Wednesday, September 2, 2015

The Dirt on Artifical Turf

I'm not a fan of artificial turf. Yes, I know this subject is an exhausted one, so I'll keep it short.
Artificial turf in all it's fake plastic glory.

I came out for an arborist consult- the client wanted to know why her tree was significantly defoliated. Prior to coming out I was pretty sure the drought was a main contributor, as it is with most trees this summer. Last year the tree was in great health. Last year she also had artificial turf installed under the established tree leaving no more than a 3-4 foot diameter of soil  (also planted). The canopy (and root zone) of the tree far extends beyond this. Of course water is one of the main issues but more so the carpet of faux turf was stripping the dripline of soil life, inhibiting water percolation to the feeder roots and increasing ground heat. Plus all the prep / compaction / alkaline base rock greatly decreases the soil oxygen levels and changes the pH affecting the tree's ability to uptake nutrients while making the tree fight much harder to survive. I recommended, short of removing the synthetic turf, that she mulch and deep soak the planter weekly supplementing with recycled water from the house. She has since seen new growth. But it pains me to see a valuable and established tree being stressed out for no good reason in a small front yard space not being used, where there could easily be a mass planting of low growing carex providing the same effect. As an arborist I hate seeing already stressed trees get thrown more obstacles- especially when people think they are doing something good.
Carex praegracilis mowed. Image via SM growers.

As it was elegantly and concisely put in a recent Mercury article, "switching to synthetic grass creates waste, raises ground temperatures, deprives wild animals and bugs of habitat, inhibits water percolation into the ground, and deprives the earth of living green blades that pump out oxygen and filter global warming gases." It is the opposite of ecological gardening. If high traffic turf is needed I'd much rather see a low water / native  blend lawn- or simply an existing patch of lawn remain getting by with less water... as most lawns are way over watered to begin with. Of course there are plenty other design options beyond the lawn, but that's for another rant- that most of us know all too well. 

Sweet floppy graceful unmowed Carex pansa.
In closing, my intention here is not to shame those with synthetic turf, but to ask those considering it to really think about the whole picture while aiming toward a closed loop system in the garden. I strongly encourage you, my dear garden friends to research ALL the other options as well as the many cons of synthetic lawn prior to making that very costly decision.


Thursday, January 29, 2015

More fun with potscaping

I've already written a blog entry on container gardnening- but it's so much fun and after doing a small potscaping project for my brother and sister-in-law, I had to write another one. Small space patio friends, condo/apartment dwellers, renters or just home owners who want to quickly brighten up, refresh or change their outdoor space can get it done with some pots. I've chronicled below the potsultation I did here in San Diego to refresh a patio and hide utilitlies on the wall.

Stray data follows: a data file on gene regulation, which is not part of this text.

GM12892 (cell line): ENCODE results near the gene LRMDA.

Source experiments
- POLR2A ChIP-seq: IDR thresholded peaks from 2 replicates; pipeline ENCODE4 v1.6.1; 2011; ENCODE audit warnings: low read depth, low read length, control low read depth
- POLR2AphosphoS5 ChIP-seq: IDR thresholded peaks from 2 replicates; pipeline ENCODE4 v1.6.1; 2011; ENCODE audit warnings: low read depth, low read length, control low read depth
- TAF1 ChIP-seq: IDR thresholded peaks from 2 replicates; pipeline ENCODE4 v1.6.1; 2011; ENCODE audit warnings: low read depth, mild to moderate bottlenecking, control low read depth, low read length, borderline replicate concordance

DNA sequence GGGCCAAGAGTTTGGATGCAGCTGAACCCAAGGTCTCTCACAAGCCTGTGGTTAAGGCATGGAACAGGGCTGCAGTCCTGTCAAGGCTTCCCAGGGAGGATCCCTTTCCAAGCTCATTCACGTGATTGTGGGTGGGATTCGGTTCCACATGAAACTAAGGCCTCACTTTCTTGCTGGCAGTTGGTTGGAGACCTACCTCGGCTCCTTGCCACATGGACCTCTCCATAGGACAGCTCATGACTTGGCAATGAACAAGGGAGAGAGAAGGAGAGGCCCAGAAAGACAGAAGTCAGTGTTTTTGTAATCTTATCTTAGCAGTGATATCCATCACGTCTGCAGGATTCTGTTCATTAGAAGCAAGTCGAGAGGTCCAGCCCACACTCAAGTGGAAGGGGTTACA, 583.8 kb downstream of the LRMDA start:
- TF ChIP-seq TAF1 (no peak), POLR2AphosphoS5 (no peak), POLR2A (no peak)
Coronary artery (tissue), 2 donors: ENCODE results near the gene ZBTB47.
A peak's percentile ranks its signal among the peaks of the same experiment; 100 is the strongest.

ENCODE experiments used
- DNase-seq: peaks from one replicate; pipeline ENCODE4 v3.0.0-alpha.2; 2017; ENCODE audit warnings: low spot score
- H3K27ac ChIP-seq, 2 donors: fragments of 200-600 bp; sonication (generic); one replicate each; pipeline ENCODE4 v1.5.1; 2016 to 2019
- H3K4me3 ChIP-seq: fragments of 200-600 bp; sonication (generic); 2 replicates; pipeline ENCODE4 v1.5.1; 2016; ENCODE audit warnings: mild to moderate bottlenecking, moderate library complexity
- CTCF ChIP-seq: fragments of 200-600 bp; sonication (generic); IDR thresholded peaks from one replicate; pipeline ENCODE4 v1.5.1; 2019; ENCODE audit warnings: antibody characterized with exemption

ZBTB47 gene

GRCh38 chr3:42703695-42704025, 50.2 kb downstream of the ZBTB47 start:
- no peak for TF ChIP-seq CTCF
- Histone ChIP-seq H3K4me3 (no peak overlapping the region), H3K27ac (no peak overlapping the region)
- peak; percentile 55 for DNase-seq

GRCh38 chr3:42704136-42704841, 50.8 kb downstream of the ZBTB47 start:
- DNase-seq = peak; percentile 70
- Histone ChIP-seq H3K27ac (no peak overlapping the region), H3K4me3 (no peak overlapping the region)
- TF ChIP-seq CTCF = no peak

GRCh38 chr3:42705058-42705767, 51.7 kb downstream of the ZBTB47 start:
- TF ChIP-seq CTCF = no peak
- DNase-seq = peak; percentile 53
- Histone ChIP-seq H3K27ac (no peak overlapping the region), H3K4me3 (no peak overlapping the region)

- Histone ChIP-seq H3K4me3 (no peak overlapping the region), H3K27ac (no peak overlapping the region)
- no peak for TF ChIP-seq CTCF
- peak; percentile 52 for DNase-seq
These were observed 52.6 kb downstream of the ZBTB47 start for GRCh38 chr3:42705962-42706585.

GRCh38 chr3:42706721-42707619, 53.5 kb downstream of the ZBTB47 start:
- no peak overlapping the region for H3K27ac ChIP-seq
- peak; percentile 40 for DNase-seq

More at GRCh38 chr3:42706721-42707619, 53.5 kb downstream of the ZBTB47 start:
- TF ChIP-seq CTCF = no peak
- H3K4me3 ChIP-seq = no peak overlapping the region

The lay of the land. A wall that is in desperate need of some funky color and greenery. The small pot there just isn't cutting it in regards to making a real focal impact, pop of color or thriving against the hot wall.

Finding The One.
This beautiful turqoisey cobalt pot spoke to us, so we found it some friends of varying heights, rung them up and loaded them in the car.
The Plants.
Next we stopped at the nursery to pick our plants. We got a dwarf kumquat loaded with fruit that will thrive in that large blue beauty we got- as well as a handful of jewel toned succulents of varying colors and textures for year round contrast and interest. Including echeveria, aeonium, kalanchoe and sedums. We picked up a basil plant to divide and plant in a nice round bowl planter and some other new goodies we couldn't pass up on to plant in the yard. We grabbed some soil  and decorative rock to finish it off and went back to put it all in place.
The Final Product.
Unlike normal landscapes which take years to fill in and look just right, pots are all about instant gratification. Plants can be moved, divided and fudged around years down the road (although this kumquat isn't going anywhere- I've seen citrus survive decades in pots still regularly fruiting). Within a few months the succulents will already start to spread and the basil will quadrupel in size.

On a south wall cluster pots for a focal using tough heat loving plants, I like going for dwarf fruit trees such as this kumquat other citrus, olive or pomegranate.

Colorful, sculptural, thrive on neglect... pot perfect.

In a few months these seedlings will be a lush 2' high bouquet of goodness.

For those interested, my potscaping consultation includes fieldtrip to wholesale pottery yard, nursery and placement / planting.. and usually within 2-4 hours. The ultimate instant gratification project. 

More info of my services can be found at